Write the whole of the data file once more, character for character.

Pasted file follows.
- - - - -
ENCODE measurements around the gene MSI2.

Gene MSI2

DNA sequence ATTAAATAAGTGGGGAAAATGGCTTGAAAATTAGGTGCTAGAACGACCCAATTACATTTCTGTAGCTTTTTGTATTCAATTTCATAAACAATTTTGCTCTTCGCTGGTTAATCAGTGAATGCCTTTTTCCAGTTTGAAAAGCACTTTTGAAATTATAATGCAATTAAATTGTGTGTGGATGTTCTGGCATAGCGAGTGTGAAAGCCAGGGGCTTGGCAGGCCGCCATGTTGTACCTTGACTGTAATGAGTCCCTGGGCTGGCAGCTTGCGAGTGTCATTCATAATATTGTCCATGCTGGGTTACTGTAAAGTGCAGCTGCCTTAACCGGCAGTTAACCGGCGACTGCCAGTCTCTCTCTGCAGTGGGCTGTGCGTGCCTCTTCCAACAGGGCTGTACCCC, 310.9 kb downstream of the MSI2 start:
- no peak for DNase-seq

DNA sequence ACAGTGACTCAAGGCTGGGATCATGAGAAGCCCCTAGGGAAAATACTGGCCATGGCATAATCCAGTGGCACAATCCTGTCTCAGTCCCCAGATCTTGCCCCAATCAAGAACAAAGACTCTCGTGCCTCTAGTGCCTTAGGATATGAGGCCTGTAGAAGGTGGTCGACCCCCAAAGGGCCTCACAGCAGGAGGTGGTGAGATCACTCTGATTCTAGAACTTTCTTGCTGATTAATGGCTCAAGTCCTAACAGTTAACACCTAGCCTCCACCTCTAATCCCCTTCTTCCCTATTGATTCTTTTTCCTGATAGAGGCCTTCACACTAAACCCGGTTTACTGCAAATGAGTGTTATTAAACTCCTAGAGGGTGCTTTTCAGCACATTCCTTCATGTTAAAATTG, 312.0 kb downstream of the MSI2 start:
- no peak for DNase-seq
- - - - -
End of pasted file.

ENCODE measurements around the gene MSI2.

Gene MSI2

DNA sequence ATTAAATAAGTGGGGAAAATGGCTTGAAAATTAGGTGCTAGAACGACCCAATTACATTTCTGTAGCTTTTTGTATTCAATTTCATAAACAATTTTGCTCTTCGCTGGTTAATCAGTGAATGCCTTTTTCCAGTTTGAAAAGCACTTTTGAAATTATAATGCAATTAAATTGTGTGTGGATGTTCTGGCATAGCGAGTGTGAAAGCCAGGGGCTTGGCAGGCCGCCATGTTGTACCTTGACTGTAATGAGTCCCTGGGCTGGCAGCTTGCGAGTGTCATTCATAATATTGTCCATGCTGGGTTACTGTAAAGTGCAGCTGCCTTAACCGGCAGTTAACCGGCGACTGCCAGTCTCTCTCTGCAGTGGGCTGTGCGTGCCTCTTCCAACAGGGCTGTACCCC, 310.9 kb downstream of the MSI2 start:
- no peak for DNase-seq

DNA sequence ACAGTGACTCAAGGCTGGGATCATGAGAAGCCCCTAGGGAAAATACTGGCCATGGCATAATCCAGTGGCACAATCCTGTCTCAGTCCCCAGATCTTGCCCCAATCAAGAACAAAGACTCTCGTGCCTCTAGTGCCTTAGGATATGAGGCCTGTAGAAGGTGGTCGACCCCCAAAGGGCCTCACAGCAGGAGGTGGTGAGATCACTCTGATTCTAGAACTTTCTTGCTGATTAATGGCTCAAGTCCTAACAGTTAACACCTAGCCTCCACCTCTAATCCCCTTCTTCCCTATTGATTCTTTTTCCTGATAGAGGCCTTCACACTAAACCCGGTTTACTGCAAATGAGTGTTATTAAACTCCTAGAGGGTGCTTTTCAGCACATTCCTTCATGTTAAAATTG, 312.0 kb downstream of the MSI2 start:
- no peak for DNase-seq